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Italian Minister Meeting Parmalat Boss

December 22, 2003

ROME (AP) _ Executives at Parmalat Finanziaria SpA were scrambling Monday to save the Italian dairy company, which is teetering on the edge of default.

The company’s chairman and chief executive, Enrico Biondi, was to meet with Industry Minister Antonio Marzano later in the day in Rome. Meanwhile, Parmalat Italia’s director general, Carlo Prevedini, was meeting with union representatives in Parma, the northern city where the embattled company is based.

The union representatives were seeking reassurances on job security, production levels and bankruptcy protection, officials said.

Late last week, Premier Silvio Berlusconi said the government would intervene to bail out the company. ``The situation is very serious,″ he said Saturday.

Details of the plan the government is drawing up have not been released, but Berlusconi said it would be discussed at a Cabinet meeting Tuesday.

Parmalat is expected to call a board meeting in the next few days to seek protection from creditors by declaring bankruptcy.

The company made international headlines Friday when it stated that the Bank of America Corp. was not holding about euro3.95 billion, roughly $4.91 billion, of its funds that the Italian company had reported in September. The letter guaranteeing the funds was fake, the bank said.

Bondi, who was brought in by company founder Calisto Tanzi earlier this month when the dairy group’s financial problems worsened dramatically, held a round of meetings Sunday with lawyers, accountants and advisers.

Under Italian law, companies can apply for two types of protection from creditors.

The board late Friday gave Bondi the authority to ask judges to give him time to come up with a plan of action for the company before considering any legal proceedings. Parmalat is working with Milan magistrates probing possible accounting fraud.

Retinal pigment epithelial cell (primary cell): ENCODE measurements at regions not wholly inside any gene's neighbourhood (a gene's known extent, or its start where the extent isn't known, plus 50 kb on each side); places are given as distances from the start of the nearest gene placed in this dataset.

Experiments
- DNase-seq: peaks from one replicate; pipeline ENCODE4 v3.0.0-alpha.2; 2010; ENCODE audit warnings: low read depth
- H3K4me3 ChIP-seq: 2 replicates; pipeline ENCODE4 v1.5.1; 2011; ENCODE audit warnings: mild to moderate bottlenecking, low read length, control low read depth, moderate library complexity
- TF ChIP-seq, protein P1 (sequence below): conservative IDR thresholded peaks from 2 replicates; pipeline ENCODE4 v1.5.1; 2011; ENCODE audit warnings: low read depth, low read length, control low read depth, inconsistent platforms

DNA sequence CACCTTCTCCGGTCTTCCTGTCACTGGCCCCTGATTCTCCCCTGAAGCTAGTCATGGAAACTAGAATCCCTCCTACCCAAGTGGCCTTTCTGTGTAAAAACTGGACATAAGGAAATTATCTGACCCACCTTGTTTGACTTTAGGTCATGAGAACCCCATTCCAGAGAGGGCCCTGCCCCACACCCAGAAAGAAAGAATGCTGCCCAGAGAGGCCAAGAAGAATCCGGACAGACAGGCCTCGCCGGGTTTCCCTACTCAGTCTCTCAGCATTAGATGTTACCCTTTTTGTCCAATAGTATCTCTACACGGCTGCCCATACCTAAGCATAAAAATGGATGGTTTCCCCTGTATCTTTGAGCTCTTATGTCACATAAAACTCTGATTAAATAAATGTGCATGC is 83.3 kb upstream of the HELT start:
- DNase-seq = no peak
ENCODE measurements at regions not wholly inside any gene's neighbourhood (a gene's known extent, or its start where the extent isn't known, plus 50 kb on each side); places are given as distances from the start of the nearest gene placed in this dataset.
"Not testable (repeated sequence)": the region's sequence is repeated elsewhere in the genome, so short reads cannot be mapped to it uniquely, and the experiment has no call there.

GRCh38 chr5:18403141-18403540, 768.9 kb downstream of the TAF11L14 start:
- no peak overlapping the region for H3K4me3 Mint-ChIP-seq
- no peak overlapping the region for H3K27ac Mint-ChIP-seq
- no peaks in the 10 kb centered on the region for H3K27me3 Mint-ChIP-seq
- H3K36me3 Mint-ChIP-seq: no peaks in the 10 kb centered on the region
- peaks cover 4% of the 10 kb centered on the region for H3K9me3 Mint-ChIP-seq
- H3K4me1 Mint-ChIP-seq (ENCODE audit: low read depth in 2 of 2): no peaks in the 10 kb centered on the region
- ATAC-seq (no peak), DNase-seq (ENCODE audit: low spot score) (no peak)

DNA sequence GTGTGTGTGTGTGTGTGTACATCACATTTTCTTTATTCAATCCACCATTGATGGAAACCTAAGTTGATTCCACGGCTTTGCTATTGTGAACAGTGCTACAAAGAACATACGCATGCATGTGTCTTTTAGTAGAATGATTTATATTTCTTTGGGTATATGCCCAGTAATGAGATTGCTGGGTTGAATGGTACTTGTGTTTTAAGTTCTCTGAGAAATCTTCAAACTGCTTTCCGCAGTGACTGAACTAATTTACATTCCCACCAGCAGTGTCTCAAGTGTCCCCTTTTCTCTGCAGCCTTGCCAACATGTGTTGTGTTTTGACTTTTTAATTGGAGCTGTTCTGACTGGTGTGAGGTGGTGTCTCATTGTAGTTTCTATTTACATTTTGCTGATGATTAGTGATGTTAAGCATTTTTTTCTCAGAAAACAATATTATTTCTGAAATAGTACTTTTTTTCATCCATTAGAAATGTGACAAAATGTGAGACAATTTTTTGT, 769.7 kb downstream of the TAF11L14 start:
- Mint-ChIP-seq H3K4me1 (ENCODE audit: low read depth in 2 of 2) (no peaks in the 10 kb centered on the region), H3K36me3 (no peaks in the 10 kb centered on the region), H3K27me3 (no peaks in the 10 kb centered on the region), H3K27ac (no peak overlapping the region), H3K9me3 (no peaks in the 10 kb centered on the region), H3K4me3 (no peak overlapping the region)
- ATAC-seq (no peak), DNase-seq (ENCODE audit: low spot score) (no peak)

Prosecutors are investigating whether a crime may have been committed in the case, and on Saturday police raided the Milan offices of Parmalat auditor Grant Thornton and carted off boxes of documents Saturday.

The Italian banking system has been hit by the Argentinian default and, more recently, by the crisis of another food company, Cirio Finanziaria, which defaulted on euro1.1 billion, roughly $1.3 billion, in bonds, leaving 30,000 Italians with worthless paper and calling into question the efficiency of existing regulators.

Berlusconi said Saturday that the government will reform the national regulatory framework.

Friday’s Parmalat announcement confirmed investors’ fears that the company, which nearly defaulted on a euro150 million, or $186.5 million, bond last week, was in worse financial condition than stated on its Sept. 30 balance sheet. It also fueled accusations by ratings agency Standard & Poor’s that Parmalat had misled investors.

Late Friday, S&P downgraded Parmalat to D, its lowest rating, saying the company’s failure to buy out minority shareholders in its Brazilian subsidiary by a Wednesday deadline represents a default under its criteria.

That could trigger a cross default on the company’s euro6 billion ($7.3 billion) in gross debt, though market participants said the company won’t officially be in default until a grace period passes on the missed payment.

Parmalat must make more than euro100 million ($124.4 million) in bond payments in January and February, as well as meet a euro200 million ($248.7 million) payment to a Brazilian subsidiary on Monday, according to the Italian press. Parmalat’s total debt as of Sept. 30 was around euro6 billion ($7.3 billion).

Parmalat, which has an annual sales of around euro7.5 billion ($9.2 billion), produces and sells milk, yogurt, juice and other food products in Europe, the United States and around the world.

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